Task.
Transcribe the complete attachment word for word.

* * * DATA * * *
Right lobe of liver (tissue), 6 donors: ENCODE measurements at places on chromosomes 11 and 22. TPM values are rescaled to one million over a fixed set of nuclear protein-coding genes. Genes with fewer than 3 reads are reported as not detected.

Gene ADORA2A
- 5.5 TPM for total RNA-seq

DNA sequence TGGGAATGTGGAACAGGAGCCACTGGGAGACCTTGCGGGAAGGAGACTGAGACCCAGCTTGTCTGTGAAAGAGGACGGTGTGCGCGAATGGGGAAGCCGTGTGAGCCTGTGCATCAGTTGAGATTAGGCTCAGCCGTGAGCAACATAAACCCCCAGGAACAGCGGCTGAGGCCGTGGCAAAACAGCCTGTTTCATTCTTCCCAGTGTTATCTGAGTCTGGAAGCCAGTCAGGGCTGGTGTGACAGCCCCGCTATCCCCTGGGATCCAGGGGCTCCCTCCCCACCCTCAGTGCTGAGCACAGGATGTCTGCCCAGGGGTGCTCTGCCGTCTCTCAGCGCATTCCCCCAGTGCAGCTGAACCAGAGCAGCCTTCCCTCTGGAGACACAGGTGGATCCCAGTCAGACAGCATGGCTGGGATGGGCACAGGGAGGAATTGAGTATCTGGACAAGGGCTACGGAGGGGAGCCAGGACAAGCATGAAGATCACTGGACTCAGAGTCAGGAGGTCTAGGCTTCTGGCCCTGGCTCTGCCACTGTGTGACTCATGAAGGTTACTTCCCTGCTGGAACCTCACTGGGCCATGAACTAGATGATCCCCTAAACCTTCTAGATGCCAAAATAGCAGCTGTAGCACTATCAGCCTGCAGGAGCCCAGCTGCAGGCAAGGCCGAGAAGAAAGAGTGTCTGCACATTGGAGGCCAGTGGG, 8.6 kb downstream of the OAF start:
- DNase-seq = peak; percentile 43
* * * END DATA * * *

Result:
Right lobe of liver (tissue), 6 donors: ENCODE measurements at places on chromosomes 11 and 22. TPM values are rescaled to one million over a fixed set of nuclear protein-coding genes. Genes with fewer than 3 reads are reported as not detected.

Gene ADORA2A
- 5.5 TPM for total RNA-seq

DNA sequence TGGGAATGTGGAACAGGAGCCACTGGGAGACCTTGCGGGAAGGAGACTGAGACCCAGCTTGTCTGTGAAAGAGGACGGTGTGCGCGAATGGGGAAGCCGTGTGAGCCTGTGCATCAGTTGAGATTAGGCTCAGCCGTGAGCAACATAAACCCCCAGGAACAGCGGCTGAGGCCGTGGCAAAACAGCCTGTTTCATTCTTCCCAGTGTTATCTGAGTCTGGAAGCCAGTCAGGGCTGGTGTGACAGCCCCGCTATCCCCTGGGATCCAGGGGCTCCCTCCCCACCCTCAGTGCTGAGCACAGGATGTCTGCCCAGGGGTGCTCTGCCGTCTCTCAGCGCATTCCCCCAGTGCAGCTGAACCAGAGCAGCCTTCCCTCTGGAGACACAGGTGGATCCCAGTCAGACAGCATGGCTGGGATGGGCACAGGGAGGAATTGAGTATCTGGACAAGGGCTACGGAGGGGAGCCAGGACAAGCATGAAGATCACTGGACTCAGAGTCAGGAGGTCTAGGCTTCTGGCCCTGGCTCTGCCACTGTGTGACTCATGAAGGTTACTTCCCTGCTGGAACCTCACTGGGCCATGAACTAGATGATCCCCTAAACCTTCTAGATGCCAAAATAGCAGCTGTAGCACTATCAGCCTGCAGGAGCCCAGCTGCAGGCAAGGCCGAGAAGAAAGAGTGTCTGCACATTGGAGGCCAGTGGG, 8.6 kb downstream of the OAF start:
- DNase-seq = peak; percentile 43